It was so exciting that I rushed my cocktail order a bit. I chose a House Specialty from their vinyl-bound cocktail menu—usually not a good idea. I wasn’t sure they’d be able to make a Vesper. I ordered a Muay Thai – TKO. My mind tends to get foggy wearing the mask I’ve found. I think I read Mai Tai.
What came looked like a giant glass of guacamole.
It was sweet (not my usual choice) and deceptively potent. It was very good.
So good I ordered a second. This was its sister version: Muay Thai – UFC.
This came out looking kind of brown.
It was also sweet and potent.
I regretted it…the next morning.
I felt a little twinge of concern. I’d washed my hands. I’d worn my mask. They seemed extremely serious about their protocols.
But I’d had dinner served to me! And I had cocktails mixed for me—albeit gimmicky ones. Was this risky behavior?
Here’s the TKO ingredient list:
Vodka, Gin, Rum, Bourbon, Noyeaux, Blue Curacao, Sour Mix, PJ, OJ Top with Tequila PATRON Silver.
What was I thinking? It was kind of like a Zombie I used to get when I was young in the old Hunan Garden in Rockville.
Still, it was kind of an alcoholic Proustian Madeleine memory.
Ernest is driving the van to Gaithersburg.
That store opens tomorrow!
We could open at 5pm this evening, but it seems hardly worth it for just one hour.
The county announced Monday that Phase 2 (modified) would begin at 5pm Friday.
I’m sure there are metrics and numbers and scientists involved.
I’m sure glad, whatever the equation, the bookstore will come to life. It has been odd visiting the shuttered place where I started in 1980 and that was started 5 years earlier by Eleanor Sickles as something to keep her busy since her nest was empty.
There was a skeleton staff there often doing maintenance work.
I don’t know if it had ever been closed except for occasional snow days in all those years.
COVID-19 had shut it down by government mandate since March 23 at 5pm.
BUT…there was a problem when the reopening announcement came Monday.
We weren’t ready.
Tim has been extremely busy this spring. We needed another 25 or 30 bookcases to get the last categories off the floor.
We also needed “spit guards”—plastic sheets to separate customers from employees hung around the counter in order to open.
I sent a text to my old friend: “Urgent…”
He called me that evening while I was sitting at the top of the driveway throwing golf balls down the steep asphalt drive. Either Merry or Pip would hurtle their Jack Russell muscle-bound bodies down the slope. If the ball careened off the drive and into the woods or logging ditch adjacent, they would skid to slow down and then pivot sideways. They do a little Superman leap—rear legs extended rearward, fore legs extended forward—before disappearing into the fern brakes. They rarely lose a ball. Must be scent.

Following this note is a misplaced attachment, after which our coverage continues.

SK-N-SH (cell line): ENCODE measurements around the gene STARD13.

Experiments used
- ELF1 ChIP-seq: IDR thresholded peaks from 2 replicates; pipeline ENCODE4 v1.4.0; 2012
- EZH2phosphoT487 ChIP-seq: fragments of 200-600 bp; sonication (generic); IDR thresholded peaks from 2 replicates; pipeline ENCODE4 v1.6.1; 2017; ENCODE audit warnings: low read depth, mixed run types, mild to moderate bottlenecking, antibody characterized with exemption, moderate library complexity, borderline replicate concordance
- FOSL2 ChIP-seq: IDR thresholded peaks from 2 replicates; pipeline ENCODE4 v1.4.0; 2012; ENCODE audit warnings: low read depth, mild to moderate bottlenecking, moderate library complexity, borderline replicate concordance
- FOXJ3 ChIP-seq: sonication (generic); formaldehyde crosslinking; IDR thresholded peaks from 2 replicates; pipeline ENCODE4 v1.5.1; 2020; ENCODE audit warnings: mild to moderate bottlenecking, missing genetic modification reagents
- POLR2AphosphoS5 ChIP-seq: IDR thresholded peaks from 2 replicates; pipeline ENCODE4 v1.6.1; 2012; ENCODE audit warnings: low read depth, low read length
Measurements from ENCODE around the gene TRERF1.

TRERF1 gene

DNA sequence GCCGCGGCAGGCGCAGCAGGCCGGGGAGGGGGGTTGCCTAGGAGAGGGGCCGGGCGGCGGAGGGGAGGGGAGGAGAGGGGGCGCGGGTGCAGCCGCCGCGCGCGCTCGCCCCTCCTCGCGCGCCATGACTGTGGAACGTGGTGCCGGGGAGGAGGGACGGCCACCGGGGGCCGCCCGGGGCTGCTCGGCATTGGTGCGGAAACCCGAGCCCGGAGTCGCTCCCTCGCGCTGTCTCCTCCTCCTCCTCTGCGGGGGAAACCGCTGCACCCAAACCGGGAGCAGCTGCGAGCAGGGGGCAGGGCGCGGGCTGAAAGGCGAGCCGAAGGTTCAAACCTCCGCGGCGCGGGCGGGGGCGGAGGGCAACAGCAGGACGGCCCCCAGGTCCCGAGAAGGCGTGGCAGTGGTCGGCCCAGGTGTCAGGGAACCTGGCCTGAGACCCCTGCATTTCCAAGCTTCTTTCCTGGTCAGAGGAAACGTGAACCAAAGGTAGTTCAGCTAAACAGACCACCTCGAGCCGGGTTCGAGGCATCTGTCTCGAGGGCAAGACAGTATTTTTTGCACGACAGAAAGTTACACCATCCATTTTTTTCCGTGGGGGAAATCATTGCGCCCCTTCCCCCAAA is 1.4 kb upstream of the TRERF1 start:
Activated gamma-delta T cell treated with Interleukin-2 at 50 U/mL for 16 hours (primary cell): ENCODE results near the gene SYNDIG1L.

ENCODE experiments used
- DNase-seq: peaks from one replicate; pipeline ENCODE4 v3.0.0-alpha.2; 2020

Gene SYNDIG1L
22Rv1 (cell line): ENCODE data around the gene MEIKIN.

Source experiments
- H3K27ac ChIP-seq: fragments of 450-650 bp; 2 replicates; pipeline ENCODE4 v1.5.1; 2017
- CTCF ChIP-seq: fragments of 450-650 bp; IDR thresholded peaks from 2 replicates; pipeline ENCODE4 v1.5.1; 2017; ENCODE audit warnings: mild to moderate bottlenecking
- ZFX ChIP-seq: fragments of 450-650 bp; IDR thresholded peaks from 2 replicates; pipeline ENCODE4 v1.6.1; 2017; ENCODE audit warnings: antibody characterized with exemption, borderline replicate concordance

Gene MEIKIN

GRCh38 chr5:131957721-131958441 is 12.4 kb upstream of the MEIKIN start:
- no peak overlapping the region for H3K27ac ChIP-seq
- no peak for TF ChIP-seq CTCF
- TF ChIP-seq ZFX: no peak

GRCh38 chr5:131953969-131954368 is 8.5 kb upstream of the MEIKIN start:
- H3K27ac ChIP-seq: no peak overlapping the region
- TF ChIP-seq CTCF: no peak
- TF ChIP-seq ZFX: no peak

“I pulled some strings. I don’t have any help. Doug is out. My second and third guys are unavailable. But I found someone. I’ll be down there late morning tomorrow.”
Hmmmm…it’s kind of disconcerting when things go right that you thought would go awry.
Tuesday I took a van down and met with him and the landlord’s contractor.
We walked through the silent store, deciding on the final steps necessary to allow the public in.
Tim began erecting bookcases.
These are the first changes to this store since the 1980s.
Ernest and I are driving back to the warehouse.
The Gaithersburg store looks mostly ready. By tomorrow morning, the final pieces will be in place.
I’m glad the place wasn’t completely dormant the last three months. I think there are 75 or so new bookcases. The LP and CD room will have some more bins and shelves, eventually. Until then, there will be a lot of boxes of new arrivals on the floor for you to root through.
I know customers like being the first to see things.
There are thousands of new (old) books on the new shelves as well. Most categories got substantially expanded.
If you’re a regular down there, please make a comment here or email me directly with your thoughts.
On the domestic front, I’ve been gardening a lot. I did go out again Sunday with a friend. We went to Oscar’s, which had announced early on that they were never reopening. I’m glad they changed their minds. They offer 40 or so craft beers on tap. We sat at a high top outside. There was seating inside as well, but it was a beautiful day. They also had a long table at the curb and were still doing curbside meals for people driving through. About 20 feet away, a group of heavily inked young people emerged from a tattoo parlor and smoked on the sidewalk. The cigarette smell wafted by.